Clark alleges that Shelton uses his position as a member of the Board of Trustees to recruit for Southern Wesleyan University.
Board chairman Alex Saitta studied the issue and has presented his opinion on the matter to the local media.
The first part of Clark’s complaint deals with violations of the state ethics law.
“Any complaint concerning ethics laws sits with the state ethics commission,” Saitta said. “The school board doesn’t enforce their rules or field complaints pertaining to those laws.”
The second part of Clark’s complaint deals with school district policies, which means it falls into thelap of the school board and the school district.
“The district has allowed Mr. Shelton to solicit teachers during the school day, during their planning periods,” Saitta said. “The solicitation policy’s stated purpose is to protect instruction time and teacher preparation time from solicitation activities. To me it looks like solicitation in a school during the school day is prohibited. That makes sense. When school is in session the focus needs to be 100 percent on educating the children.”
Saitta suggested a change in the wording of district policy to make things more clear.
“Our attorney has said the policy’s ‘wording is poor’ so it is open to interpretation and parsing,” Saitta said. “I say fix the wording of the policy so it clearly supports the purpose of the policy — no solicitation in schools, while school is in session. After school is fine.”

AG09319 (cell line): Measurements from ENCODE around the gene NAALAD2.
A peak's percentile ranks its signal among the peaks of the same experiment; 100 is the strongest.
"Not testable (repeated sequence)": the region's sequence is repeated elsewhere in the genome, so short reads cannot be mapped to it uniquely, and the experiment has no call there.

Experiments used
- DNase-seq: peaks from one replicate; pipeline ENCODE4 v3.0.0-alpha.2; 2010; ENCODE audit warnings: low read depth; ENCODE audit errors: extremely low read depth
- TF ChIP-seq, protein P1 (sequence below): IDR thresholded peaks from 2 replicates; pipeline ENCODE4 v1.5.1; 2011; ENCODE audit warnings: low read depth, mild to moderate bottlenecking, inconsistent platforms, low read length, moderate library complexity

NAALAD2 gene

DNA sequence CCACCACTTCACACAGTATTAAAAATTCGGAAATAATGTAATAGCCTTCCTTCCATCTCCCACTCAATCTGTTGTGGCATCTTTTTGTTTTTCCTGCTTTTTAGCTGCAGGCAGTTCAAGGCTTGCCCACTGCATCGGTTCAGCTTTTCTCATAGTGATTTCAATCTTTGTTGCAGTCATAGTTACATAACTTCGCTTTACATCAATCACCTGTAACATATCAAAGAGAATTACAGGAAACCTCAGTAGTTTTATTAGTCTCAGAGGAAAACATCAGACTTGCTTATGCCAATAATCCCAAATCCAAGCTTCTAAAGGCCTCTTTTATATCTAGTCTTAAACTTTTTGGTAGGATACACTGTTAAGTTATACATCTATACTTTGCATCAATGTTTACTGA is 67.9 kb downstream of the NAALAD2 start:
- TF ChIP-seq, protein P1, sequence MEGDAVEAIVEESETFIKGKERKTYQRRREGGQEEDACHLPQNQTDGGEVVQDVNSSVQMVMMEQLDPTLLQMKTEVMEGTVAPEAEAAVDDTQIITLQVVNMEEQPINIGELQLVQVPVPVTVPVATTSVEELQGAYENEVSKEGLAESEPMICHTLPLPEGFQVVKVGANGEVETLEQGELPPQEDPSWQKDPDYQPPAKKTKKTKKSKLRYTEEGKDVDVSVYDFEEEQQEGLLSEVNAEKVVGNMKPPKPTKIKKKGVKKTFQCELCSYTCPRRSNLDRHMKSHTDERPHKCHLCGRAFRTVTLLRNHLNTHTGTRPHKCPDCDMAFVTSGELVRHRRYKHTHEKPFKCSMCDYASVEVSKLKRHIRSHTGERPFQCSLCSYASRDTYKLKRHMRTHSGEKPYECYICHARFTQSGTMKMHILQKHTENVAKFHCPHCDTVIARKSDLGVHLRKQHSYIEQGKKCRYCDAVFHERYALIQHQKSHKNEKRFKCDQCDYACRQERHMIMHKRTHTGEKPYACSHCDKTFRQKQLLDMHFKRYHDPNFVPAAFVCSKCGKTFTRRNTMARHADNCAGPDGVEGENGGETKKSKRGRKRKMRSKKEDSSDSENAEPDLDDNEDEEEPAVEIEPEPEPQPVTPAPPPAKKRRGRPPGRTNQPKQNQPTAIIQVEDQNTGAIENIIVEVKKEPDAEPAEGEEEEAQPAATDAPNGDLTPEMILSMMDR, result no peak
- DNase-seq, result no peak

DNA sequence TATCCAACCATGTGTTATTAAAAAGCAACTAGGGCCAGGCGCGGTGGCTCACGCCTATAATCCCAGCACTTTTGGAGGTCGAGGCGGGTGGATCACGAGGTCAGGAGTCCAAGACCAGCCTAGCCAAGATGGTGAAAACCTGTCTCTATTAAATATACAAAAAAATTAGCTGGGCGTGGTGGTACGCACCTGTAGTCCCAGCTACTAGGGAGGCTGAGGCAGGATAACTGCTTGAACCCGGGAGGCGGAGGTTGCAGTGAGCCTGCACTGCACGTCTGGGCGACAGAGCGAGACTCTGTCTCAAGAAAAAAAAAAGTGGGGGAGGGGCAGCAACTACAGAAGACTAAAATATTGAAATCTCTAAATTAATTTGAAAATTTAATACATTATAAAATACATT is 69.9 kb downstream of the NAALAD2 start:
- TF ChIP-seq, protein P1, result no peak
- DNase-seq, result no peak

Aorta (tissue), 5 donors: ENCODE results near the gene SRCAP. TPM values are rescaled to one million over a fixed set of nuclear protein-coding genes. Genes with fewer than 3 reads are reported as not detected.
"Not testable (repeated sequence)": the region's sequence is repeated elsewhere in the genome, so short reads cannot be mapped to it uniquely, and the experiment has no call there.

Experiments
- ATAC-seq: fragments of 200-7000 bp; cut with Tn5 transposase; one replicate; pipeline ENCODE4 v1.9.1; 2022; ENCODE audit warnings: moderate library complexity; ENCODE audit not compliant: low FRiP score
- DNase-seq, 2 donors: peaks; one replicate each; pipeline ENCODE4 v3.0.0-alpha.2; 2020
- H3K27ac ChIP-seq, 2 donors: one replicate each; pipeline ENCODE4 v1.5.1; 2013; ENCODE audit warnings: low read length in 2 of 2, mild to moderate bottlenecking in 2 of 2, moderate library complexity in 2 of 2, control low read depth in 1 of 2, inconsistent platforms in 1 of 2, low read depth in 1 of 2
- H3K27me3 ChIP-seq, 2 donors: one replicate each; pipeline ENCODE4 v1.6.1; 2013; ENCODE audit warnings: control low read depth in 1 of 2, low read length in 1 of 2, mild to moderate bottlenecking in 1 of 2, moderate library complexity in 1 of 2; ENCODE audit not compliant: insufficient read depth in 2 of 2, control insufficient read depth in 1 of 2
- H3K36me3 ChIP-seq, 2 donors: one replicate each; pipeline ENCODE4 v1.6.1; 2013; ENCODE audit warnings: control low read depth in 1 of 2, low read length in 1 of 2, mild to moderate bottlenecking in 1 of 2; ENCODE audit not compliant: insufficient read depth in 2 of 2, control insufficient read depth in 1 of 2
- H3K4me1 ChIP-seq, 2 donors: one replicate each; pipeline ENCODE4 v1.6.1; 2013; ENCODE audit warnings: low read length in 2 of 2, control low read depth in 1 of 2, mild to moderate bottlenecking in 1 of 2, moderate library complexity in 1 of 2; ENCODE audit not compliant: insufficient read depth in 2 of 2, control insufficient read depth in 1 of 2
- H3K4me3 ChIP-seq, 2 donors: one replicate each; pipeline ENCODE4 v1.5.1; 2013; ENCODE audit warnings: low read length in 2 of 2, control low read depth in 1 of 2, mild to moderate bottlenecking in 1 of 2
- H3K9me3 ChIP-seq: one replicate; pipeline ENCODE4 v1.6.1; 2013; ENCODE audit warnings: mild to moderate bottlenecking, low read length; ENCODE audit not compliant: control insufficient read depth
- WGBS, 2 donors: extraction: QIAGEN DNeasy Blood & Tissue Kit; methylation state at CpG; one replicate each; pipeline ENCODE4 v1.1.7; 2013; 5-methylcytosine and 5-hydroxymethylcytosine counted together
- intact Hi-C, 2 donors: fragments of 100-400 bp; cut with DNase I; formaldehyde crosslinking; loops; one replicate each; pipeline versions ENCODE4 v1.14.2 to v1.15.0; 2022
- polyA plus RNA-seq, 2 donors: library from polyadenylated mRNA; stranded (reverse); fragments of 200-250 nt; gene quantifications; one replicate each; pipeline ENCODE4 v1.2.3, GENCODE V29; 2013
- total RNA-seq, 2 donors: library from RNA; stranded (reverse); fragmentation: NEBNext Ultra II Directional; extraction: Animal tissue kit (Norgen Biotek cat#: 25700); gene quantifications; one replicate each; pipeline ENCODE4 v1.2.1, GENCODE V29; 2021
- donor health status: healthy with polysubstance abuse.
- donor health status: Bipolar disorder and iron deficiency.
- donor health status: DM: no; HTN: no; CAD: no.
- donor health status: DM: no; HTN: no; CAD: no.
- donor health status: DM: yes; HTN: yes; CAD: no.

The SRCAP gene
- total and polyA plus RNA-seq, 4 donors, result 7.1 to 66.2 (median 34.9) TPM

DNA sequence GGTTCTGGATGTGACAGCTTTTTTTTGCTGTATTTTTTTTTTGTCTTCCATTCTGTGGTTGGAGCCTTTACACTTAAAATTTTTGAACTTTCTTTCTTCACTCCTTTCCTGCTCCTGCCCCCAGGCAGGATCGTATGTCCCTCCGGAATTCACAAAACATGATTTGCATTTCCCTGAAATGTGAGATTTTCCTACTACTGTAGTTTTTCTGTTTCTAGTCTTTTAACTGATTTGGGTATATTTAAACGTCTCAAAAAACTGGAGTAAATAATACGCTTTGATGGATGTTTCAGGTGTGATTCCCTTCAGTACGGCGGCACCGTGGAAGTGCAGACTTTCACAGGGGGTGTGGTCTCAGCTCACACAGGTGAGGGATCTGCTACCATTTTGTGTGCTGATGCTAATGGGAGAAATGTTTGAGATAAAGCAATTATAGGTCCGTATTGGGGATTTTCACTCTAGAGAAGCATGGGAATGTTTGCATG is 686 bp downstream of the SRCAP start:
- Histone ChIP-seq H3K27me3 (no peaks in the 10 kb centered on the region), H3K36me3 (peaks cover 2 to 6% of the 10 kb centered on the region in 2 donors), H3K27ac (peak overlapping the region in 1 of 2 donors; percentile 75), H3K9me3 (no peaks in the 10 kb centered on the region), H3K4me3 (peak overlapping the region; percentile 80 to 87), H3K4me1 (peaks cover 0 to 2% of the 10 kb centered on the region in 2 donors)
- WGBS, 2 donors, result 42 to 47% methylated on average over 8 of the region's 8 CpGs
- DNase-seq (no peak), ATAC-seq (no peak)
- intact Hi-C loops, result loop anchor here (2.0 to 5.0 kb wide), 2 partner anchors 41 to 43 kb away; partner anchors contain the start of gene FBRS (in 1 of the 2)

The third part to Clark’s claim involves a possible conflict if interest.
“The district’s conflict of interest policy states employees are prohibited from soliciting the district or other employees,” Saitta said. “School board members are not employees per se, so the policy doesn’t apply to board members. State ethics laws cover conflicts of interest and elected officials. The ethics commission would field such complaints, not the school board.”
Saitta shared his personal opinion on the matter.
“In my personal opinion, school board members should not solicit employees at any time,” Saitta said. “Board members vote to approve the contracts and set the pay levels for employees. This puts undue pressure on employees to buy whatever it is that board member happens to be trying to sell. It is a bad idea.”